Professional Thinking and Accountability through the Flow of Life’s Occupations
Occupational therapy is a service delivery profession consistent with the academic history and provision of other graduate professional programs within the Kosair Charities College of Health and Natural Sciences at Spalding University. The Occupational Therapy Doctorate (OTD) is the fourth doctoral degree program within the university. The OTD flows like a river (such as the Ohio River); connecting knowledge from liberal arts and sciences with professional concepts, theories, research, ethical decision making, occupational therapy process skills and quality of life outcomes. These tributary tenets allow for the emergence of reflective and evidence informed occupational therapy practice within OTD students and graduates. An occupational therapist must understand the history and ongoing evolution and vision of the occupational therapy profession, including the impact of occupation upon the health and wellness of individuals, groups, populations, communities and society at large. Occupational performance, performance skills, performance patterns, and context are essential to the application of the occupational therapy process and are aggregated components within the OTD curriculum.
The Auerbach School of Occupational Therapy constructed content focus areas throughout the 36-month, 9 trimester OTD program that unites students’ learning into one comprehensive learning experience. The bedrock of this unifying framework drawing all OTD courses into an inherent whole occurs through the curriculum design. The curriculum design is pulled together through the curriculum threads which are derived from the OTD conceptual framework and student learning outcomes embedded within OTD program courses. The curriculum threads provide an educational structure that supports the students in meeting the needs of the times within rapidly changing and dynamic health and human service delivery systems. The threads also frame student learning outcomes in order for the OTD student to demonstrate competence in basic and advanced skills as a direct care provider, consultant, educator, manager, researcher, theorist, and advocate for the profession and consumers. The curriculum design provides river and kayak metaphorical structures to describe the learning process. Metaphors provide ways of thinking, understanding, and seeing the world to allow shared perceptions.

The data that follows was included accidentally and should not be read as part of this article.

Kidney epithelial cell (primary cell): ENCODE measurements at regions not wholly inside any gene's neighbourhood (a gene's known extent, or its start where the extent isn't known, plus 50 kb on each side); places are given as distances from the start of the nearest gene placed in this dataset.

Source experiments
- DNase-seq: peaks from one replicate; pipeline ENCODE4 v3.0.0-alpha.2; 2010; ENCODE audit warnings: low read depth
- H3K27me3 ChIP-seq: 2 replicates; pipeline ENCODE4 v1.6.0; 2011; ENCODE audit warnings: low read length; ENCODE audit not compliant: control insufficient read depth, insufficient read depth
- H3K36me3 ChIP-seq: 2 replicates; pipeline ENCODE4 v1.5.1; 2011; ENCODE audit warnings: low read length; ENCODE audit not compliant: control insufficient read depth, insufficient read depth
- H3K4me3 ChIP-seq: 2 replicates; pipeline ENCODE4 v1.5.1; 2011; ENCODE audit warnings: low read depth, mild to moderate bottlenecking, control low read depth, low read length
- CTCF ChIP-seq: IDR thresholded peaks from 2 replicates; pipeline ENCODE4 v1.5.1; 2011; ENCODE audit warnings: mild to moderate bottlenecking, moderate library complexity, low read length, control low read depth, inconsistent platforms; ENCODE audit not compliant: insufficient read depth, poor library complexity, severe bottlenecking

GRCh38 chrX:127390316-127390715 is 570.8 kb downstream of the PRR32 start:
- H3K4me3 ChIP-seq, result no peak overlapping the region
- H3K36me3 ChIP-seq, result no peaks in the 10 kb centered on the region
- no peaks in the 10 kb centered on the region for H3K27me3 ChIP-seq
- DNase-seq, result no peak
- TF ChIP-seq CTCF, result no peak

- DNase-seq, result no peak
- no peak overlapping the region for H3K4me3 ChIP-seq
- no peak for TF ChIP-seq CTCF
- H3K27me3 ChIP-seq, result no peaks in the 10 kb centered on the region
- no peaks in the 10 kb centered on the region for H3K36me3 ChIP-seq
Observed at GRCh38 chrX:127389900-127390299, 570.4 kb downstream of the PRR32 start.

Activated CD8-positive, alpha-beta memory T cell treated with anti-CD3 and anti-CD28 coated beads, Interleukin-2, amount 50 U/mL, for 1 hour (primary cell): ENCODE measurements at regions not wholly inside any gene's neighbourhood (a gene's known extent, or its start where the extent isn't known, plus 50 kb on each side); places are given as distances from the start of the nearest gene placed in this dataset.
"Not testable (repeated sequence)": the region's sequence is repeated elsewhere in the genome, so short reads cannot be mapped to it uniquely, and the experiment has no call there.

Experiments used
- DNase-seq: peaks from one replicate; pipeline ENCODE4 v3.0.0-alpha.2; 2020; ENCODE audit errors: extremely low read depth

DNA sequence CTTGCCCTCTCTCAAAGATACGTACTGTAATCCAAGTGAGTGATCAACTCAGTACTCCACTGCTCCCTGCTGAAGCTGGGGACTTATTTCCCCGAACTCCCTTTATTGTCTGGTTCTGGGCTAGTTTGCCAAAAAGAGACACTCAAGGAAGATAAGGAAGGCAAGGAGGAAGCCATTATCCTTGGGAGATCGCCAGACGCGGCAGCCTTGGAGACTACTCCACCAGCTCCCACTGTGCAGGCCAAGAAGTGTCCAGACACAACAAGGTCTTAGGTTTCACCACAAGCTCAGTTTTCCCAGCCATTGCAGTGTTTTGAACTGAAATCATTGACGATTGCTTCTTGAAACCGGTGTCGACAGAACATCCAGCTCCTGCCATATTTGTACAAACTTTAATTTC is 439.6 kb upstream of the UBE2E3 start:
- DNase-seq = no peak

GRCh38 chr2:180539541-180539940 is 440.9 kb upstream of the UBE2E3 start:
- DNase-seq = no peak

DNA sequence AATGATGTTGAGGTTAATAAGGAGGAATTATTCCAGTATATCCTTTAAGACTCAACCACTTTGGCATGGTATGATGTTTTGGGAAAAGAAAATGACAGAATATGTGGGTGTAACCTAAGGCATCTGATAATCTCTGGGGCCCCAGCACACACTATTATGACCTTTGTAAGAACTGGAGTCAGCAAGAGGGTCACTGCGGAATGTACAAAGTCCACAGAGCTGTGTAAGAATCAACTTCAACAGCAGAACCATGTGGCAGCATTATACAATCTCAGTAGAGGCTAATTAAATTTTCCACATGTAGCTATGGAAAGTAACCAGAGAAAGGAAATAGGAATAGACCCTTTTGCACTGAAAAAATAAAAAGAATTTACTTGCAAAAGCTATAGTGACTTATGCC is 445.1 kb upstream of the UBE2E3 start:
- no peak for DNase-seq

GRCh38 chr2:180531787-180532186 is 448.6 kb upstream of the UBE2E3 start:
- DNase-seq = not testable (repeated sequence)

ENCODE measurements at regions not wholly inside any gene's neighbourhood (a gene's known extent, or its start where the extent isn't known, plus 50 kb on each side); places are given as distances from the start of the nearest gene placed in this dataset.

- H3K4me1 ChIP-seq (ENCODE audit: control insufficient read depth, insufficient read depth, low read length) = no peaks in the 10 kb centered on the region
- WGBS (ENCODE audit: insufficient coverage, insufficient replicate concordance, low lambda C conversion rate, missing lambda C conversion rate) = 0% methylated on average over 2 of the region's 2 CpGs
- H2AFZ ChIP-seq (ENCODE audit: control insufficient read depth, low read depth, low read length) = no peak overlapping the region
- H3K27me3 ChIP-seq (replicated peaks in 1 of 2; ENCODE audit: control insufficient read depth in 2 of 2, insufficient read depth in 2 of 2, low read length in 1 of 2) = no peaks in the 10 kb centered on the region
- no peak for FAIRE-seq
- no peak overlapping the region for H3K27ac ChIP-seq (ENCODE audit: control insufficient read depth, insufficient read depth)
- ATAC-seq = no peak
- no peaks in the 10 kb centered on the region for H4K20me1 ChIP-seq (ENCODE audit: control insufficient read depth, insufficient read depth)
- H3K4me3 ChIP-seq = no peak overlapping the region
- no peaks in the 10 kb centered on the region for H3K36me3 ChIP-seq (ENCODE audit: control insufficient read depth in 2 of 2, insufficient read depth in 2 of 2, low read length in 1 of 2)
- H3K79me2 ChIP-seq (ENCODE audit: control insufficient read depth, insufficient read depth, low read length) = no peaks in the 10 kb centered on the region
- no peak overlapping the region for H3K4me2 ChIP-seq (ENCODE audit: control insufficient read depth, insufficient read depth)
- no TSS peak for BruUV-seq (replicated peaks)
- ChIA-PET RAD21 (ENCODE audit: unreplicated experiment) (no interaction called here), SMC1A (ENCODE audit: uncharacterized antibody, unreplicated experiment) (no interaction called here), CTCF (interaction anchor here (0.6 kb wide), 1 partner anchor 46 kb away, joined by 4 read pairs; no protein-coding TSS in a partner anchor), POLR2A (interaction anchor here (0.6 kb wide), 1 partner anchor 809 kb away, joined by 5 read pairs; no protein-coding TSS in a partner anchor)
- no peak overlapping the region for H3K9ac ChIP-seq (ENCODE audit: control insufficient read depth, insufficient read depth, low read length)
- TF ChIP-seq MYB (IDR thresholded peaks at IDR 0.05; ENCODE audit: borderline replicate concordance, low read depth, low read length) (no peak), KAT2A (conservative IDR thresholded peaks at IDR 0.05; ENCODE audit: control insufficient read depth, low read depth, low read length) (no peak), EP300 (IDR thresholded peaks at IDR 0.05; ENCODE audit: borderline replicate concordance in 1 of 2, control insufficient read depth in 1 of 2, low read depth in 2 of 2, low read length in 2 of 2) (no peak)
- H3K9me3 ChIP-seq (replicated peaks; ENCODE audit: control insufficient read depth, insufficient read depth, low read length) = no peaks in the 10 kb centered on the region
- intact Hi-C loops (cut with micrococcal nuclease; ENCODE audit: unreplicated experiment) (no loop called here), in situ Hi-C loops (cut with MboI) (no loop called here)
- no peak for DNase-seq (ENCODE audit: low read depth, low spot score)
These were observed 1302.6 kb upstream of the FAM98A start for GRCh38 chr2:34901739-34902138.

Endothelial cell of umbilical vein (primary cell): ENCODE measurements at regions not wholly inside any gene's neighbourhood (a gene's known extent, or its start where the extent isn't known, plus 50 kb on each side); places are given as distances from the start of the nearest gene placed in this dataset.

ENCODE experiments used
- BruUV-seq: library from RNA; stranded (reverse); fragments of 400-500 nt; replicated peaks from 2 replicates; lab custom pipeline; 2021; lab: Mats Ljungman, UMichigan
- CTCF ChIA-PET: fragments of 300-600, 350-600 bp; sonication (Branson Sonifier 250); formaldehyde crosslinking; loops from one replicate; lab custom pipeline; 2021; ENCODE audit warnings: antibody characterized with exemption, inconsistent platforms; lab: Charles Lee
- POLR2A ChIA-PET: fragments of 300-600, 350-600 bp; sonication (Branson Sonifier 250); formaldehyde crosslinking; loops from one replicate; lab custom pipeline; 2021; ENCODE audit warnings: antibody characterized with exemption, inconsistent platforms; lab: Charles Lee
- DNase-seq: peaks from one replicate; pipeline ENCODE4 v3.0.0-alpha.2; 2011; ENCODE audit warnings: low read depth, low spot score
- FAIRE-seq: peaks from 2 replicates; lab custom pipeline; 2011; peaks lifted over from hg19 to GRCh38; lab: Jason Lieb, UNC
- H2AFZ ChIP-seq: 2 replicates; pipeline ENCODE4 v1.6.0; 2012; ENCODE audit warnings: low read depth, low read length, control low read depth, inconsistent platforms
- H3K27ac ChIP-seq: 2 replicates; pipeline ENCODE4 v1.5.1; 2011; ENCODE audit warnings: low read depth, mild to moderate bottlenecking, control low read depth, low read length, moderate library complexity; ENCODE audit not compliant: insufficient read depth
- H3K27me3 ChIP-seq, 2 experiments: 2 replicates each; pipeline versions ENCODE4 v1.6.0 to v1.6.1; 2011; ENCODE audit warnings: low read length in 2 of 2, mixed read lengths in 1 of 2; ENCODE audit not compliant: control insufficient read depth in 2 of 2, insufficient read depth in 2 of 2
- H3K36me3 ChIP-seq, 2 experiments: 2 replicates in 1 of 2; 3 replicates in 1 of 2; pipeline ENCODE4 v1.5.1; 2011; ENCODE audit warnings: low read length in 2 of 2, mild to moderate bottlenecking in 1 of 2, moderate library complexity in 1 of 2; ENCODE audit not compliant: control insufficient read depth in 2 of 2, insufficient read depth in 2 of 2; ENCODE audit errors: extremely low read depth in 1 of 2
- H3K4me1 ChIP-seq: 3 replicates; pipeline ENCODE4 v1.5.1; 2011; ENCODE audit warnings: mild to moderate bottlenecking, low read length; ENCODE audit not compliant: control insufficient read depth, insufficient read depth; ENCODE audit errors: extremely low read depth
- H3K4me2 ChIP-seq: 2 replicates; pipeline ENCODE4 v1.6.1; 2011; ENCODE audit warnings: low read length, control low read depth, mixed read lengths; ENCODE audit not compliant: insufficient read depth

As humans, we become through doing; bridging our knowledge, skills, and competence within the process of performing daily actions, continually creating new knowledge, skills, and shared constructions. Much like learning to kayak down a river, the OTD curriculum allows students to learn to navigate tides, catchments, canals and currents within the learning journey in order to develop thinking skills that create the ability to paddle into a science driven, evidenced-informed occupational therapy practice. Faculty members act as compassionate coaches who, through trusting collaborative relationships teach the student the skill of ‘kayaking’ on the river of occupation. Faculty guide, help, pilot, and at times, grab hold of student’s kayak handles to tow one through the dynamic ever-changing torrents and eco-systems of learning.